Basketball Most Valuable Player of the Year

The staff picks SMU basketball's Most Valuable Player of the Year!

Billy's Pick: Nic Moore

When Moore wasn't on the floor, SMU's offense was very different and struggled at times this year. Moore's only fault was getting into foul trouble at times, but when Moore was on his game, it was entertaining to watch. From drawing fouls that made the opponents cringe to Moore's game-winning shot against Cal, Moore did it all. Moore was second on the team in minutes and made the most of his time on the court, leading the team in points and rebounds. The most important part of his game was his ability to settle the team down and helped them finish off some of the big upsets this season. Moore was one of the clear-cut leaders of this team. As moves into a different role next season, his leadership will help fill the void left by Nick Russell and Shawn Williams graduating and I expect nothing less than the consistent production Moore gave SMU pretty much all season.

Omar's Pick: Nic Moore

To me, there was nobody more valuable to the Mustangs than sophomore point guard Nic Moore. Moore led the team by averaging 13.5 points, 4.8 assists, 2.3 rebounds, and 1.4 steals per game on 47 percent shooting from the field and 44 percent from three. He was the team's primary ball-handler all season and the Mustangs offense really struggled when he wasn't on the floor. SMU was shallow at point guard, with Ryan Manuel being the only real option off the bench, so Moore was a very valuable piece to the puzzle this season. Larry Brown demands a lot out of his point guards at every level, but Moore was able to handle the pressure and bring a lot to the Mustangs in his first year of eligibility. With two more years left to develop, and a chance to play next to five-star point guard Emmanuel Mudiay next season, I expect Moore to continue to improve and make a big impact at SMU in the future.

Adam's Pick: Nic Moore

One of the fun parts of this year's SMU team was that it was well-rounded and there was not a clear-cut best player. However, if anyone stood out it was Nic Moore. His scrappiness and fire were much needed on a team that often came out of the gate a little flat. On the offensive side, Moore led the team in both scoring and assists. Defensively, his steals were the catalyst for many Mustang fast breaks. In the NIT, he proved himself to be the type of player who could will a team on to a victory when he came out firing in the second half against LSU and again when he knocked down the game-winner against California. In every aspect, Moore was the Mustangs' most valuable player this season.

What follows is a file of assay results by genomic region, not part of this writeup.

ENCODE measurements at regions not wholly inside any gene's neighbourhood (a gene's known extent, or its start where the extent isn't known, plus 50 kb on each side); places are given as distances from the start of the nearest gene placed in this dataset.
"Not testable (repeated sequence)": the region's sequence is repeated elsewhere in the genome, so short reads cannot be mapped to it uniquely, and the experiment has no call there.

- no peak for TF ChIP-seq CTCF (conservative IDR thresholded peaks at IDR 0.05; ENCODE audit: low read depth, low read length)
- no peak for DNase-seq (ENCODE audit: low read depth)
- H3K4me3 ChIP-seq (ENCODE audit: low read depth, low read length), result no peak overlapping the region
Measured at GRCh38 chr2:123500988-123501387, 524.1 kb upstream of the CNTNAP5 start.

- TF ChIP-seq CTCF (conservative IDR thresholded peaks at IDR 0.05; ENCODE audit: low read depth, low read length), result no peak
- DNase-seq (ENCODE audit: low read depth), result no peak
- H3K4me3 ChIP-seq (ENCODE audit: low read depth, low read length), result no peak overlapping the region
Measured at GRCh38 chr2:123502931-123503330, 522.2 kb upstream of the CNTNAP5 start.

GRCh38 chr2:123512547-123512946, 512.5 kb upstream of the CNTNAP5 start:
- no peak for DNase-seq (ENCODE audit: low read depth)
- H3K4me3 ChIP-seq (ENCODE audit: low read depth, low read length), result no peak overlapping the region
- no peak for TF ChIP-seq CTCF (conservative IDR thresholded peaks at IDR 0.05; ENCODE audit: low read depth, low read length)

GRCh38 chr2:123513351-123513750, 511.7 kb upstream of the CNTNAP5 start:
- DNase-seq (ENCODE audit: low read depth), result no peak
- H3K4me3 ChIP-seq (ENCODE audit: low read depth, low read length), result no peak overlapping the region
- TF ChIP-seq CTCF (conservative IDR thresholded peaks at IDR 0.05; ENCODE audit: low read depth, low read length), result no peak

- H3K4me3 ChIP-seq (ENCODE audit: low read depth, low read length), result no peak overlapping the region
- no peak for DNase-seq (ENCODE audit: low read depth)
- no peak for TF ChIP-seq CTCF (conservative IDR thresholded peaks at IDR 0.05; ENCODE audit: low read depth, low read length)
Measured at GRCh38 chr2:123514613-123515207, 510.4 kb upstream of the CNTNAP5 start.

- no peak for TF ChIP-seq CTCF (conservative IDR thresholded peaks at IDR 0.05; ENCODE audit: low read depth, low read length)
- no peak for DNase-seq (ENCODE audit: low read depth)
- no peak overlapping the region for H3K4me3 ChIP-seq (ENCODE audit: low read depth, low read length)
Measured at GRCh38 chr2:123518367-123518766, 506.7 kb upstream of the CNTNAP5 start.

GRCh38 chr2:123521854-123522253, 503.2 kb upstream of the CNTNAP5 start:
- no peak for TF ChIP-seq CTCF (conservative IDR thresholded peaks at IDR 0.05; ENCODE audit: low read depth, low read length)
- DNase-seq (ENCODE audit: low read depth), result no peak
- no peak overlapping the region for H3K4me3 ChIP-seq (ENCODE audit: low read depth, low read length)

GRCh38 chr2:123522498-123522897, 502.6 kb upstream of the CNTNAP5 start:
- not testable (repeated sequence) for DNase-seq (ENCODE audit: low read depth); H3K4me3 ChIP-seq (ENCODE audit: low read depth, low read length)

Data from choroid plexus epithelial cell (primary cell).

Scott's Pick: Nic Moore

You could argue that Markus Kennedy should be the team's most valuable player, but Moore is the one who made SMU's offense go. Moore, who led the team in points (13.6), assists (4.9), and 3-point field goal percentage (43.6), and was the most consistent player for the Mustangs all season long. The redshirt sophomore was regularly counted on to carry the offense when others were struggling. While Moore did not have as big of an impact on the defensive side of the ball, we can say with great certainty that without the under-sized point guard, the Mustangs would not have had the season they did.

Beionny's Pick: Nic Moore

Without question, Nic Moore was the team's most valuable player this year. Think about it, there simply wasn't anyone else that was irreplaceable. On the interior, when Markus Kennedy would go to the bench in foul trouble, Cannen Cunningham would come in hold down the paint. Same thing with Ben Moore for Shawn Williams. Sterling Brown and Keith Frazier were interchangeable for the most part and Nick Russell definitely added more value at his position than anyone behind him but at least Ryan Manuel could come in and play defense. Nic Moore was the only effective point guard on the team and some will argue that it isn't actually his natural position. Moore accounted for a majority of the team's scoring whether it was driving, shooting, finding the open man or handling the ball in transition. A prime example of this was the Louisville game at Moody that Moore played 20 minutes in. With him on the bench they didn't have a chance and it was clear. They struggled mightily with the press and turned the ball over excessively. Moore was the one supreme ball handler and visionary on the court and without him SMU doesn't win anything close to 27 games. Moody revival or not.

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